World Shibori Network

Celebrating the visual languages of PEOPLE, COMMUNITY, CULTURE, and ENVIRONMENT through the global practice of resist-dye traditions and innovations, keeping in mind authenticity, reciprocity, and networking.



Q: I’m going to be traveling to Japan soon. How do I reach Arimatsu?

A: From JR-NAGOYA station, take MEITETSU Honsen line to Arimatsu station, which is beyond Narumi. If you are on a Limited Express train, it will only stop at Narumi so you must transfer to a local train and travel 2 stops to Arimatsu. (as of 2010: ~340 yen and about 30 mins).

Q: In Arimatsu-Nagoya, what do you recommend I do and see for shibori interests?

A: Shibori Kaikan museum (English website) for live demonstrations and videos, an array of historical shibori samples upstairs (closed Wednesdays). Also numerous shops selling new shibori products. The first weekend in June (4+5, 2009) is the Annual Shibori Fest, held along the old Tokaido highway, which parallels Meitesu Railway and is only 2 minutes walking from the Arimatsu station. Festival floats, music, antique puppets and shibori vendors set up along the Tokaido. Some of the old historical houses are open to public offering a peek into truly traditional homes.


Shibori Kaikan







In Nagoya, try not to miss the Tokugawa Museum (The Shogun’s family treasures); Toyota Memorial Museum very close to the JR station; Toyota-shi Bijutsukan (Toyota Municipal Museum of Art). Vintage kimono are best located at various flea markets in Nagoya, Kyoto, and Tokyo.

Toyota Municipal Museum of Art, designed by Yoshio TaniguchiThis website has some good information in English about Japan travel:

Q: How can I visit natural indigo master Mr. Hiroyuki Shindo or see the countryside where he lives/works?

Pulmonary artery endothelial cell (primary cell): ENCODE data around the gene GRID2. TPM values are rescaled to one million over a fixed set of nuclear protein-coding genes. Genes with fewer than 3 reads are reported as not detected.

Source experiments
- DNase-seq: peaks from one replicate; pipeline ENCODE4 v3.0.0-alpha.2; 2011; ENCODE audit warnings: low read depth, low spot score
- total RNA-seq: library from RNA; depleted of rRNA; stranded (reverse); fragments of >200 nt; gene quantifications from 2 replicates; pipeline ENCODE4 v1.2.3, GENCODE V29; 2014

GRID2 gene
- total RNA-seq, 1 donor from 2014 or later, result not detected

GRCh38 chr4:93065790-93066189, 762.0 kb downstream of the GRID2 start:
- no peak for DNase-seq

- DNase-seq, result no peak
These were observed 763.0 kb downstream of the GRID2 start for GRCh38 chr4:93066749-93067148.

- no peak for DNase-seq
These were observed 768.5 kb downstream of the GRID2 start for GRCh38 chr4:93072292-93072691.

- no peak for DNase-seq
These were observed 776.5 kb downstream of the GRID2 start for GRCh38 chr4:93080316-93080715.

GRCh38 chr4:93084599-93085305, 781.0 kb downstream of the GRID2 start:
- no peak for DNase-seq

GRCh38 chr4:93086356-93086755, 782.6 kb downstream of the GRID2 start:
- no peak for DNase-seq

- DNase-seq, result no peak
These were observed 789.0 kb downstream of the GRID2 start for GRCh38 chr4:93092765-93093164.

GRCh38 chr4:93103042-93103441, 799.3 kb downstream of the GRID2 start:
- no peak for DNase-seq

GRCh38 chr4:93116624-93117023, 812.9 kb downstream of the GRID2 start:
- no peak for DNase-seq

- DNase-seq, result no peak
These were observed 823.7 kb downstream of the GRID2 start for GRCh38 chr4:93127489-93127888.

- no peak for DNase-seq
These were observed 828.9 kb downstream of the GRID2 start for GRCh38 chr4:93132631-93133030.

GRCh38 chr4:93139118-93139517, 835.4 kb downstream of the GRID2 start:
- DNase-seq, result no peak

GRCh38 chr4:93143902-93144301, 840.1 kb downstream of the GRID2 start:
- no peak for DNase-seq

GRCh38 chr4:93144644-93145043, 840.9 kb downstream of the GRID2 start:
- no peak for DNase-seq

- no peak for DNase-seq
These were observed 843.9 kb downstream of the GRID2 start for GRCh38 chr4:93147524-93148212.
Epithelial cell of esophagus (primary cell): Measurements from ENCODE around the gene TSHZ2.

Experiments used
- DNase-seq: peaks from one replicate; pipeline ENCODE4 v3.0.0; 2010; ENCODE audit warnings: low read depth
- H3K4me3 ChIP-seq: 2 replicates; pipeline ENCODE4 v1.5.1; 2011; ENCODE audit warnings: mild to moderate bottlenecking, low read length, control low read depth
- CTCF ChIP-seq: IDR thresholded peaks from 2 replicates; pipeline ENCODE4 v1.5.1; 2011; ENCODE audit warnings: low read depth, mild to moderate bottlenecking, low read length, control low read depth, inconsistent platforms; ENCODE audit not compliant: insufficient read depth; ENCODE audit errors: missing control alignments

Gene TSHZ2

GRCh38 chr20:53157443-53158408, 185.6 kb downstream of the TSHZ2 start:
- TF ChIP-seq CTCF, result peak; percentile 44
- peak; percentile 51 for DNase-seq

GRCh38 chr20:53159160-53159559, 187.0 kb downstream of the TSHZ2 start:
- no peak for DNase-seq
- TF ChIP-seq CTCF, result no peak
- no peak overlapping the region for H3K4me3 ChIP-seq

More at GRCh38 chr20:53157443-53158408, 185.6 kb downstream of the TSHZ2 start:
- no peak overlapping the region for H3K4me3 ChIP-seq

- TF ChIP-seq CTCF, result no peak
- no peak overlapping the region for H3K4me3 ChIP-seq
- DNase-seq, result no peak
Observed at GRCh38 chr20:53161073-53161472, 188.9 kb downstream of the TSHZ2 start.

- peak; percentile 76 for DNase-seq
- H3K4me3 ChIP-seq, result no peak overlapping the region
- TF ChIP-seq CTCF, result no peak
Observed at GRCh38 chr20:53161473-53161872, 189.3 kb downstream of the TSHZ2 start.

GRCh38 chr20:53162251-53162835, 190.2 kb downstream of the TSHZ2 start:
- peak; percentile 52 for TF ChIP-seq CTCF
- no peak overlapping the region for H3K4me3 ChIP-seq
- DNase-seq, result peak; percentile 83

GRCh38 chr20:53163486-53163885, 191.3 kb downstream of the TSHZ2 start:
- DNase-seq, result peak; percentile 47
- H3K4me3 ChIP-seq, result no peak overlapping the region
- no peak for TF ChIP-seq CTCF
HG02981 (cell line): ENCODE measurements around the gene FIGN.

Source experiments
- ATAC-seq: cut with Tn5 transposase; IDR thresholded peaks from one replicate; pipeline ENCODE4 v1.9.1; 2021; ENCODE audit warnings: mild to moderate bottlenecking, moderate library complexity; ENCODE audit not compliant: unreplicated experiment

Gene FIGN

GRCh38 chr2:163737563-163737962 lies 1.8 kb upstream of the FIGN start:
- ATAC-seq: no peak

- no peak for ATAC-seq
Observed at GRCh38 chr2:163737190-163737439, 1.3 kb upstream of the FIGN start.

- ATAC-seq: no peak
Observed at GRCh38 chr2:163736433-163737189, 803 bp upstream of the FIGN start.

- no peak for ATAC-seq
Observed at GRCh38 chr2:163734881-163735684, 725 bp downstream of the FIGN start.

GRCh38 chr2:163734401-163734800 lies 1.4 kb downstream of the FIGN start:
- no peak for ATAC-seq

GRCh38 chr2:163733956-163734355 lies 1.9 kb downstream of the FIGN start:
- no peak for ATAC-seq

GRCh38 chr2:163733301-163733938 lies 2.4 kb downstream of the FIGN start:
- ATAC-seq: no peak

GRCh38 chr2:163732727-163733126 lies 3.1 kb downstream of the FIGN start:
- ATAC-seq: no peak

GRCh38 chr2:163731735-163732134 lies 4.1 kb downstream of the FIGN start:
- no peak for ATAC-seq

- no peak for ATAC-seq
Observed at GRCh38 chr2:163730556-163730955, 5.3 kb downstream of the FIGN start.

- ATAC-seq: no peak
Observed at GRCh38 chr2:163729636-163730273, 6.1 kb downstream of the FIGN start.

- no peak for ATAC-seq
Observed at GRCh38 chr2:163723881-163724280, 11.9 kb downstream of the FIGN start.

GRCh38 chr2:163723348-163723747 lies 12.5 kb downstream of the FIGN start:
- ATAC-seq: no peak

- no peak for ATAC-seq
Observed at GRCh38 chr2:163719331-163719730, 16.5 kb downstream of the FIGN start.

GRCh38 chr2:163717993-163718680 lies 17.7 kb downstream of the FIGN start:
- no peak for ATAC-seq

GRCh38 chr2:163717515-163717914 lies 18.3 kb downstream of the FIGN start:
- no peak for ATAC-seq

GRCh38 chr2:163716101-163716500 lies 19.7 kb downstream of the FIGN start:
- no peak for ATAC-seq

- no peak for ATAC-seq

A: Visit a true Japanese thatched-roof village on a mountainside, away from city noise, in the countryside near Kyoto.


Shindo saysYou will be welcome to visit our small indigo museum. If you want to visit our village on your own using JR and Nantan City bus, it might be bit complicated. Please let me know when you are settled in hotel in Kyoto City, then I will send you a fax which is showing how to get to our village. We do not have our home page though; try to see the home page of “Earth Garden” as their cafe is next to our village. Their English website will be very helpful to understand how to come to Miyama. Please do understand that the trip to Miyama from Kyoto station would take  almost 3 hours (one way), therefore you must spend a whole one day or you can stay in or around the village. There are Minshuku (home stay type pensionne). It should be a wonderful adventure for you away from noisy city for a while. I believe you will enjoy a trip to real Japanese country side in deep mountain side. I am looking forward to seeing you. – Warmly, Hiroyuki  Shindo

Q: I will be in Kyoto for a few days. Where can I see SOU.SOU home and clothing designs?

SOU.SOU is always an excellent stop while in Kyoto. They are a leading example of how traditional tastes and practices can be reformulated for the contemporary market. Check out their cool, hip, classic wares in a number of locations scattered about. VIEW SHOPS & STORE HOURS here. See a PDF map.


Buying something? Mention “WSN” and help our organization: mention “WSN” or “Yoshiko Wada” at checkout when making a purchase from any of the SOU.SOU physical stores and SOU.SOU will kindly contribute a percentage to our not-for-profit organization. Per their request, send a follow-up email to Mr. Wakabayashi [] and cc: to WSN [] as a reminder of the donation, subject line “WSN sale contribution” (email must inlcude your namedate of purchaselocation of purchase (city), sales amount, and whether you paid by cash or credit)

3 comments on “Arimatsu

  1. Bettina Ludowici
    27 May 2015

    Can you recommend a course for advanced dyers with a master or otherwise for a week or two?

    • WSN
      27 May 2015

      Hi Bettina,
      SFS conducts yearly 2-week tours to Japan, focusing on silk, shibori, indigo and craft. The tour usually includes master classes, talks and workshops. You can read more about the tour here and if you’re interested in joining the next one in 2016, you can pre-register here:

  2. Pingback: Indigo Process | Aline Dargie

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